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Howdy, friendly reading person!
I'm on a bit of a hiatus right now, but only to work on other projects -- one incredibly exciting example being the newly-released kids' science book series Things That Make You Go Yuck!
If you're a science and/or silliness fan, give it a gander! See you soon!

Automation Resignation

(Another week, another science. Secondhand SCIENCE, that is.

This time, we’re talking tumor suppressors — the genes that do important and necessary things, but are only really appreciated after they’re gone. Like Vincent Van Gogh, or orthodontic braces. Or a veggie burrito. You get the idea.)

I’m thinking about looking into home automation, or the “internet of things” or “casa Futurama” or whatever the hell people are calling it these days. I haven’t taken a serious look yet. I just know that it sounds terribly cool, and that if you don’t have the gross national product of a small second-world nation to throw at it, it’s going to be disappointing.

Still. It does sound cool.

Take “smart appliances”, for instance. We were in the market for a new refrigerator recently, and one of the models that caught my eye was a “smart” model from Samsung.

(Which begged the obvious question: are all of their other models somehow “stupid”? Calling only one “smart” out of a product line of six or whatever doesn’t speak very highly of those other fridges. Do they get distracted and unplug themselves when nobody’s supervising? Will they boil the gallon of milk I put inside? If none of them can spell “freon”, how can I expect them to use it properly?)

(Maybe that’s just me. I’ve always argued that when companies put out a product that’s “new and improved”, they should have to relabel the remaining stock of original product “old-ass and craptastic”.

It’s possible I’m a little over-sensitive to modern marketing strategies.)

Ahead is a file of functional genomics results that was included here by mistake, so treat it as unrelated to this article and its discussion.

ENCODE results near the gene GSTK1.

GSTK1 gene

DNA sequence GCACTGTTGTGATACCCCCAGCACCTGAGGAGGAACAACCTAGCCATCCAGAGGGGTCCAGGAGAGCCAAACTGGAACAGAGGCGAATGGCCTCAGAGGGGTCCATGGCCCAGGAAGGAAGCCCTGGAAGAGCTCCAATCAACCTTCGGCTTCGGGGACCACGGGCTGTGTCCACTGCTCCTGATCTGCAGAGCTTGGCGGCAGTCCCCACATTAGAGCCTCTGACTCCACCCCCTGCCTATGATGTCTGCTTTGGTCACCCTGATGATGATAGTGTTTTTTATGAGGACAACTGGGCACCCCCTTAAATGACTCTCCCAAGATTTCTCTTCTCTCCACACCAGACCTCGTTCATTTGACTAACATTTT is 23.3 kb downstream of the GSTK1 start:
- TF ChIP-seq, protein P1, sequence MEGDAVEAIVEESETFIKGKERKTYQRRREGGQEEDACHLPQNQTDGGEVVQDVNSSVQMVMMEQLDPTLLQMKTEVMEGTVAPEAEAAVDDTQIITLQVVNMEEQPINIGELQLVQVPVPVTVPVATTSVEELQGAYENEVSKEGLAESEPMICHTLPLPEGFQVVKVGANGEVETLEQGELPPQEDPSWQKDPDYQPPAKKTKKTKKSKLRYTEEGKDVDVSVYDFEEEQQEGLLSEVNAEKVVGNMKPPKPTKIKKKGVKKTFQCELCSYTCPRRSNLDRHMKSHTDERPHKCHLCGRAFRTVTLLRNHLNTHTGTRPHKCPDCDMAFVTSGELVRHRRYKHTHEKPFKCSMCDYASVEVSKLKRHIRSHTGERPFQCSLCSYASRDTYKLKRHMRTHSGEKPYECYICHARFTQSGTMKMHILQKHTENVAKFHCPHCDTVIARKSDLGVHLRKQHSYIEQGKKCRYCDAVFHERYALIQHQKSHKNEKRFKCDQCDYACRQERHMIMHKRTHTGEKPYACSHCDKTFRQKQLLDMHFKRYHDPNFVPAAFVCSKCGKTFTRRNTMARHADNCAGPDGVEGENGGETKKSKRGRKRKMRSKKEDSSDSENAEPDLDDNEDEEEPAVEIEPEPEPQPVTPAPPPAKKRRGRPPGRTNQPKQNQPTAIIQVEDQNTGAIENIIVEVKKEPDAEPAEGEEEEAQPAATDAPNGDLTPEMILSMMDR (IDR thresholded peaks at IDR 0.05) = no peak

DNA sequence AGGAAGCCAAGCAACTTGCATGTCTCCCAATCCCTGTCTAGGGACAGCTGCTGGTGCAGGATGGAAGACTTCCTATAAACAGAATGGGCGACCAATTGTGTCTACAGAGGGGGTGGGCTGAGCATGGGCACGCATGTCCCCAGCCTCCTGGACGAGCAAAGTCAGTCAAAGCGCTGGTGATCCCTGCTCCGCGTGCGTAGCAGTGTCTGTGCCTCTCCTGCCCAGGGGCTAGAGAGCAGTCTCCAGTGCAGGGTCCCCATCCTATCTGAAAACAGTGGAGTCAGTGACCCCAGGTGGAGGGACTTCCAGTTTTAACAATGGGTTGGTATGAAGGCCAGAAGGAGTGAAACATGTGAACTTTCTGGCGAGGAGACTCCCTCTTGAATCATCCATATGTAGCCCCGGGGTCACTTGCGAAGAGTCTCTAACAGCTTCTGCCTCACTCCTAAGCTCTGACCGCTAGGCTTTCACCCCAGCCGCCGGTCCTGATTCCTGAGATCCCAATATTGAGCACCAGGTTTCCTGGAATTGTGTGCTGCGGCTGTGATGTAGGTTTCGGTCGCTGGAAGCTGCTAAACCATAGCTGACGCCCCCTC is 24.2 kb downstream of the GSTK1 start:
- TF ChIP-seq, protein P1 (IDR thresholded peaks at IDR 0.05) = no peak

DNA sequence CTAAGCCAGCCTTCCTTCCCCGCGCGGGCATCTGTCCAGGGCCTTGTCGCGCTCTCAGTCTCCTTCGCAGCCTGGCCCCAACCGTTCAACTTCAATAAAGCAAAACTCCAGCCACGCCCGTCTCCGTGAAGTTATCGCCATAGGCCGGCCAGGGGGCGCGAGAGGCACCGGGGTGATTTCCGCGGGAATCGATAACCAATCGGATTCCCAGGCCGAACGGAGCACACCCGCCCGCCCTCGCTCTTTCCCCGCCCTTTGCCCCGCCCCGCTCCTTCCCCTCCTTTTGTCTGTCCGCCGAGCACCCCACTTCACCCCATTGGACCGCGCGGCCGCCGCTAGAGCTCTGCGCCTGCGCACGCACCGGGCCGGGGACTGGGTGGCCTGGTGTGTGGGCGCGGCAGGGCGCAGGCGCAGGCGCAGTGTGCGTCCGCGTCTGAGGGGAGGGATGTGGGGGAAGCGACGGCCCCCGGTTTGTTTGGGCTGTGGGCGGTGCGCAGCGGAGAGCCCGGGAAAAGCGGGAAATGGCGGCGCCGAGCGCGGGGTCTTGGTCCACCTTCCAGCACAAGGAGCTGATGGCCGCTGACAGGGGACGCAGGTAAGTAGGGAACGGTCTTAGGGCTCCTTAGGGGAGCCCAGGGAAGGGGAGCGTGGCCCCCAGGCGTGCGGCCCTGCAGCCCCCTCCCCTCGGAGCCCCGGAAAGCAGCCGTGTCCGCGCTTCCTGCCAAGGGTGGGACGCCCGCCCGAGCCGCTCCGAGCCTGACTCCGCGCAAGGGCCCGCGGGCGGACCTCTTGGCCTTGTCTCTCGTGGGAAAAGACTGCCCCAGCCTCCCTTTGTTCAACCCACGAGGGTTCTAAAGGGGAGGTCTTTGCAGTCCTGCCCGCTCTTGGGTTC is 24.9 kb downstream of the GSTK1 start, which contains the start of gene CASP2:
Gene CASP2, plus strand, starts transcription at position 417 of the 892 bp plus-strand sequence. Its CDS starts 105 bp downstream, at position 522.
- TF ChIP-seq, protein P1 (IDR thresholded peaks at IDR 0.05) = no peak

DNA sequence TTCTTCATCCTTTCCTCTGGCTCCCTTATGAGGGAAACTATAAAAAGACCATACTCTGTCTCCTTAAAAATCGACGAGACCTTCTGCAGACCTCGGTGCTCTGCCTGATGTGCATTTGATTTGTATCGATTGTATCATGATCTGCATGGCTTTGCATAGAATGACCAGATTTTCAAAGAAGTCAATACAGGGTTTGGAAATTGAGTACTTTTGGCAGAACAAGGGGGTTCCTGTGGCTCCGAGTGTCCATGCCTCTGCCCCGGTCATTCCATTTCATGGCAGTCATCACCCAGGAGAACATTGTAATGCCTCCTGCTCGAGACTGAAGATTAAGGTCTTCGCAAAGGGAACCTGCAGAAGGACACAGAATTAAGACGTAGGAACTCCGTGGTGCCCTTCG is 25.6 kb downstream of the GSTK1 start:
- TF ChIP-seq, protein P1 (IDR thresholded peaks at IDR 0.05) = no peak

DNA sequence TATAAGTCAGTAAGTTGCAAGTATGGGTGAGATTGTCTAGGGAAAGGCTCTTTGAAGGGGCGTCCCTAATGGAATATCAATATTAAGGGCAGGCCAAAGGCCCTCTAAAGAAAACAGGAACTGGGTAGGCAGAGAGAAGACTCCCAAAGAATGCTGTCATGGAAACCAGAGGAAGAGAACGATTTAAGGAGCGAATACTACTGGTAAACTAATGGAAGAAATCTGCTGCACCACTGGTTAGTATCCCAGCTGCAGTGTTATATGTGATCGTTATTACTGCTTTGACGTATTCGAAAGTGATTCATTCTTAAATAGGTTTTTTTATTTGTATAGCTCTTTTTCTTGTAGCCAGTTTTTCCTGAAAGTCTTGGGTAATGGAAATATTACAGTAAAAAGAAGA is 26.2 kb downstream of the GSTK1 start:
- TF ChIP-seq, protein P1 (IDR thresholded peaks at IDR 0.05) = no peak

Anyway, the idea of a smart refrigerator sounded amazing. And I’ve read in tech articles before where the technology is heading. Barcode readers installed on the doors. Automated sensors to tell you when your milk is expired, or you’re nearly out of Cheetos.

(For the record, I don’t routinely store my Cheetos in the refrigerator.

But if I had a smart fridge that would sound an alert when I’m almost out, then maybe I would. I’m just saying.)

“This is not the glimpse into the “home of tomorrow” I was hoping for.”

Now, I haven’t shopped for a refrigerator in several years. So I was eager to see what fantastic time- and effort-saving features had made it to the marketplace. And I went over that Samsung fridge’s specs, top to bottom. Here’s what I found:

1. It works like all of their other refrigerators, which is to say like pretty much every refrigerator made in the last five years.

2. In the front, instead of a little screen to show temperature or which kind of cube will come out the ice maker, there’s a slightly bigger screen about the size of a cheap tablet. A cheap Samsung tablet.

3. The screen is basically a cheap Samsung tablet glued to the door, with several crucial differences. First, the only apps appear to be Pandora, a recipe viewer and a picture display. Second, you can’t install any more apps on it. And third, when you compare features with the “stupid” fridges, the cheap tablet glued to the fridge door costs about three times as much as one that isn’t glued to the door of a refrigerator.

(Presumably, Samsung sells a whole tier of these Frankenstein beasts, with the price escalating if the tablet is glued to, say, a toaster. Or a French coffee press.)

This is not the glimpse into the “home of tomorrow” I was hoping for. The “home of that day I taped my recipes to the fridge and bought a shitty Bluetooth speaker for the kitchen”, maybe. But not “tomorrow”, by a long shot.

I’m starting to get the feeling all these other home automation gizmos are in basically the same boat. They’re not really “smart”; in fact, they’re barely “savant” . Sure, I could get a front door lock that would open when my keychain comes within ten feet of it. But would it stay locked if it was a Sasquatch carrying my keys, and trying to get in to raid my delicious, possibly-past-the-date and maybe-refrigerator-boiled milk?

I don’t think so.

Or how about lights that turn on when I enter the bedroom — unless I’m sneaking in at three in the morning, and trying not to wake the missus? Also, some of those lights can change color. Will they turn green to remind me to take out the recycling? Or red, when I’m getting chewed out for waking up my wife at three in the morning? Or most important, orange when there’s a sudden emergency because we’re almost out of Cheetos?

Again, it’s doubtful.

So I’ll keep looking into this “smart-if-you-say-so” technology, but I’m not getting my hopes up. If all the rest of it is only as “smart” as the fridge, it’s going to be a long, long time before my kitchen knows more about my kitchen than I do.

I’d better stock up on Cheetos. Just to be safe.

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